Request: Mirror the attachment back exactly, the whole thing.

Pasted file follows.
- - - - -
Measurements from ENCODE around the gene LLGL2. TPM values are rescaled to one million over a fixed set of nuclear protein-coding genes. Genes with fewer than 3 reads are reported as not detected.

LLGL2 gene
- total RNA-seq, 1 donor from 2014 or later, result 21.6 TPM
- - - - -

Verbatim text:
Measurements from ENCODE around the gene LLGL2. TPM values are rescaled to one million over a fixed set of nuclear protein-coding genes. Genes with fewer than 3 reads are reported as not detected.

LLGL2 gene
- total RNA-seq, 1 donor from 2014 or later, result 21.6 TPM